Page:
Sound-based tinnitus intervention stimuli include broad-band noise signals with subjectively adjusted bandwidths used as maskers delivered by commercial devices or hearing aids, environmental sounds broadly described and delivered by both consumer devices and hearing aids, music recordings specifically modified and delivered in a variety of different ways, and other stimuli. Acoustic coordinated reset neuromodulation therapy for tinnitus reduction has unique and more stringent requirements compared to all other sound-based tinnitus interventions. These include precise characterization of tinnitus pitch and loudness, and effective provision of patient-controlled daily therapy signals at defined frequencies, levels, and durations outside of the clinic.Purpose:
The purpose of this study was to evaluate an approach to accommodate these requirements including evaluation of a mobile device, validation of an automated tinnitus pitch-matching algorithm and assessment of a patient's ability to control stimuli and collect repeated outcome measures.Research Design:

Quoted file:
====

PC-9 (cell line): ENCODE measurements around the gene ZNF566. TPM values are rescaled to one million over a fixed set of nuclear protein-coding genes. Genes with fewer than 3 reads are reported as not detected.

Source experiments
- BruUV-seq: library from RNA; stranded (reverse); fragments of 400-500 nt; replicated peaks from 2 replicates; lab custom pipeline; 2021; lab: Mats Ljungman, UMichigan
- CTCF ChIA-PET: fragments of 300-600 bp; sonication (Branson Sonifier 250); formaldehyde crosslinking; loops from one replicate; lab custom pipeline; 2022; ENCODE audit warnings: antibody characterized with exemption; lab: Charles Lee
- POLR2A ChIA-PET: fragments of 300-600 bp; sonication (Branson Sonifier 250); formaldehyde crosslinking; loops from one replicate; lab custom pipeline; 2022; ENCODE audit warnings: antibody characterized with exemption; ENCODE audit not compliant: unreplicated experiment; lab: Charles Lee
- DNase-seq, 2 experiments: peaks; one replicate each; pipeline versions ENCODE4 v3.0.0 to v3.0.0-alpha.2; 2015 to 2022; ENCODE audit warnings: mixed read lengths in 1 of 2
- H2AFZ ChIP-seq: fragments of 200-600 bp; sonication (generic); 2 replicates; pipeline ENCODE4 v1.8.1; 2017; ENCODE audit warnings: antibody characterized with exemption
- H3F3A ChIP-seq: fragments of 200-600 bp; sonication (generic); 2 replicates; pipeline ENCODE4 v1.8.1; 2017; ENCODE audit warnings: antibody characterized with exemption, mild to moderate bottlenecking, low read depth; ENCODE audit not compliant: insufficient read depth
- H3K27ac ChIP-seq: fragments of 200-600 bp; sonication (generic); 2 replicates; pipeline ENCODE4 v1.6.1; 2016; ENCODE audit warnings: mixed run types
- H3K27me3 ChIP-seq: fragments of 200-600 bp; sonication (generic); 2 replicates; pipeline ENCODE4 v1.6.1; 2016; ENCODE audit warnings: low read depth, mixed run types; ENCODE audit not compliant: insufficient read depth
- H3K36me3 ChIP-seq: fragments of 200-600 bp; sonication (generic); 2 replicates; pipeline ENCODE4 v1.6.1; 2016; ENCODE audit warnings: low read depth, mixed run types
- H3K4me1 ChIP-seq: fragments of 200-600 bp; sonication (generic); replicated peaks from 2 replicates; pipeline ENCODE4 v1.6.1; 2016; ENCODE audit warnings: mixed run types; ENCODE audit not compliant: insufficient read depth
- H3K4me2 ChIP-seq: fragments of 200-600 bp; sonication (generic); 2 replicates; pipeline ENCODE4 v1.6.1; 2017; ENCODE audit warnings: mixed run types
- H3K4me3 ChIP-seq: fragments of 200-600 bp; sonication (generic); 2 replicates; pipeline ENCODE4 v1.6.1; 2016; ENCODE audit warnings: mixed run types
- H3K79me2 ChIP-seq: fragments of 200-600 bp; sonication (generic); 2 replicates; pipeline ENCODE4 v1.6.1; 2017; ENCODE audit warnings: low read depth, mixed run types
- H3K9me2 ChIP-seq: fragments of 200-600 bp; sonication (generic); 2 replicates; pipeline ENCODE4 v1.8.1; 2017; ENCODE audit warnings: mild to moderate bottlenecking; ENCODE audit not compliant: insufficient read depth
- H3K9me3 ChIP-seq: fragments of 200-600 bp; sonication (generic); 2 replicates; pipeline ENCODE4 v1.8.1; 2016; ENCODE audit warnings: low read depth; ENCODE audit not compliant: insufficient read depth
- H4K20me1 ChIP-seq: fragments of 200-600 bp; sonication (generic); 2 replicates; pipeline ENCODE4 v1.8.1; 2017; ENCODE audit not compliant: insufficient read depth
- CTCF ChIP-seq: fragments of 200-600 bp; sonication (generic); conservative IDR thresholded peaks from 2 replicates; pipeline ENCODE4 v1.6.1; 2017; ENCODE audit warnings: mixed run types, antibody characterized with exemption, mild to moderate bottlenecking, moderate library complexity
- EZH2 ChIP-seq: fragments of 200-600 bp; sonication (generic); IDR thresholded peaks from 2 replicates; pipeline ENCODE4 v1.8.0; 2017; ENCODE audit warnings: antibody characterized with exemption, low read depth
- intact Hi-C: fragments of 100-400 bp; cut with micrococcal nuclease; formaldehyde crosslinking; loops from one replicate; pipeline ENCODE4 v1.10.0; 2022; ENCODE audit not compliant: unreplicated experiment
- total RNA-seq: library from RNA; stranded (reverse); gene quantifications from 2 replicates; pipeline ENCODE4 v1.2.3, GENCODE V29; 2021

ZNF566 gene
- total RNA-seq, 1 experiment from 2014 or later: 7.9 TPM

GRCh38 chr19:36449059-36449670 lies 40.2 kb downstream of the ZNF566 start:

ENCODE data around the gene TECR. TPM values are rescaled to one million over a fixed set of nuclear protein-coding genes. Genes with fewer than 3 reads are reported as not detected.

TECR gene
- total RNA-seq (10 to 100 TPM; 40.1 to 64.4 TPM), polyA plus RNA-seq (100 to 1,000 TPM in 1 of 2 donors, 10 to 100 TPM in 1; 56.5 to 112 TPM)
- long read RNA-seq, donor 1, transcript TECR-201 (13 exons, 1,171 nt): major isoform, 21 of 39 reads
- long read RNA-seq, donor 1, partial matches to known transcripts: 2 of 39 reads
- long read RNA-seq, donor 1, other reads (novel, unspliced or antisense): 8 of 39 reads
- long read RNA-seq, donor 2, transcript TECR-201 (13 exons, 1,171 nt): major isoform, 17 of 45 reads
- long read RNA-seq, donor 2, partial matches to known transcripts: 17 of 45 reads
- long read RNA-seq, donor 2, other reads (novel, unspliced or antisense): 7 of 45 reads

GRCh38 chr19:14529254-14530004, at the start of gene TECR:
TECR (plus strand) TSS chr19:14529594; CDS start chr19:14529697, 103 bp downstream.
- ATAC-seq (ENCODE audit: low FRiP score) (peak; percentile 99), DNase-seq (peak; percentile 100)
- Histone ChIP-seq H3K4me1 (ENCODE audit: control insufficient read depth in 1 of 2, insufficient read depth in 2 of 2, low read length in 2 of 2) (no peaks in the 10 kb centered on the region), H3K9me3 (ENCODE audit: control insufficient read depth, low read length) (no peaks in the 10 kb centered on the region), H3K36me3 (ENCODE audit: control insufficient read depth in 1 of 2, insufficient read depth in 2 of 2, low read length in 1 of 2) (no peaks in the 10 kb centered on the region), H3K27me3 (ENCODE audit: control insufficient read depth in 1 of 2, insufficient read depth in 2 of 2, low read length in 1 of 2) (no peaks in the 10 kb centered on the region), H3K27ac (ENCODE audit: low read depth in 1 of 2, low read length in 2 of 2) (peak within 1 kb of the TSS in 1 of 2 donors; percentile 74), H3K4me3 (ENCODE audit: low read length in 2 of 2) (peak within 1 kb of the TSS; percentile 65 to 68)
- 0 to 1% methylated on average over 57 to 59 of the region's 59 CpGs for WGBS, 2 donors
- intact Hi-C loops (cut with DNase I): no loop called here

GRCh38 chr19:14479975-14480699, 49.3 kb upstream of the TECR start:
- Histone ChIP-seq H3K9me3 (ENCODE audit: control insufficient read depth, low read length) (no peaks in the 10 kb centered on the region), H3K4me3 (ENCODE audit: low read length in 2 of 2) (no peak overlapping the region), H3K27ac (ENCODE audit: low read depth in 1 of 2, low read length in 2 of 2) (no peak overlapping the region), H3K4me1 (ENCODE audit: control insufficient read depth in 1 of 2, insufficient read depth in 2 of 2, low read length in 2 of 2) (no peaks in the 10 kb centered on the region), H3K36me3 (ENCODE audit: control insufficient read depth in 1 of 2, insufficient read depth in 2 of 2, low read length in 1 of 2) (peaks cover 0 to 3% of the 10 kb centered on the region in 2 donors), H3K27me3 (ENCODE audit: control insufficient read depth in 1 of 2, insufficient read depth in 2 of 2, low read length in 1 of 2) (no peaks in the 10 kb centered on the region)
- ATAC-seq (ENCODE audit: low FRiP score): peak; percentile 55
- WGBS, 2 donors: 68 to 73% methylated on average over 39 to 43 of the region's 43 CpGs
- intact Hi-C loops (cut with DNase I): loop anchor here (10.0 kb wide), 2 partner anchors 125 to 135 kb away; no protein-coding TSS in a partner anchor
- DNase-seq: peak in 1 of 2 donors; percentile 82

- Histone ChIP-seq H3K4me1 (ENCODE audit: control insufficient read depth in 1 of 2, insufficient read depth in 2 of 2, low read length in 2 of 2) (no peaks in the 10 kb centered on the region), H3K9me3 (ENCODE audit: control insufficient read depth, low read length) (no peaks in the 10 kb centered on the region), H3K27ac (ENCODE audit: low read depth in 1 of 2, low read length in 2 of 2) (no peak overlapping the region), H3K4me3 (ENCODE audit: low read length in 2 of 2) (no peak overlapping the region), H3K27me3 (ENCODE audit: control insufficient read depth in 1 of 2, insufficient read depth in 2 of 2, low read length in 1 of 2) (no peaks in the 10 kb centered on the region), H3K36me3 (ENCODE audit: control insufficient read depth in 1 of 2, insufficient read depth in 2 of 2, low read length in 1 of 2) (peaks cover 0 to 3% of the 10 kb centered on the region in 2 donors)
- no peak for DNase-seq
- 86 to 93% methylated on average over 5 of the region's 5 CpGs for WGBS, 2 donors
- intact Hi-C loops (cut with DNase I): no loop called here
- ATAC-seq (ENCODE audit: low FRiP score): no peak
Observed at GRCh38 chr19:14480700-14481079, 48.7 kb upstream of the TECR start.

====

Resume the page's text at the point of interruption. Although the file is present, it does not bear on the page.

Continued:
The experimental design involved direct laboratory measurements of the sound delivery capabilities of a mobile device, comparison of an automated, adaptive pitch-matching method to a traditional manual method and measures of a patient's ability to understand and manipulate a mobile device graphic user interface to both deliver the therapy signals and collect the outcome measures.Study Sample:
This study consisted of 5 samples of a common mobile device for the laboratory measures and a total of 30 adult participants: 15 randomly selected normal-hearing participants with simulated tinnitus for validation of a tinnitus pitch-matching algorithm and 15 sequentially selected patients already undergoing tinnitus therapy for evaluation of patient usability.Intervention:
No tinnitus intervention(s) were specifically studied as a component of this study.Data Collection and Analysis:
Data collection involved laboratory measures of mobile devices, comparison of manual and automated adaptive tinnitus pitch-matching psychoacoustic procedures in the same participant analyzed for absolute differences (t test), variance differences (f test), and range comparisons, and assessment of patient usability including questionnaire measures and logs of patient observations.Results:
Mobile devices are able to reliably and accurately deliver the acoustic therapy signals. There was no difference in mean pitch matches (t test, p > 0.05) between an automated adaptive method compared to a traditional manual pitch-matching method. However, the variability of the automated pitch-matching method was much less (f test, p < 0.05) with twice as many matches within the predefined error range (±5%) compared to the manual pitch-matching method (80% versus 40%). After a short initial training, all participants were able to use the mobile device effectively and to perform the required tasks without further professional assistance.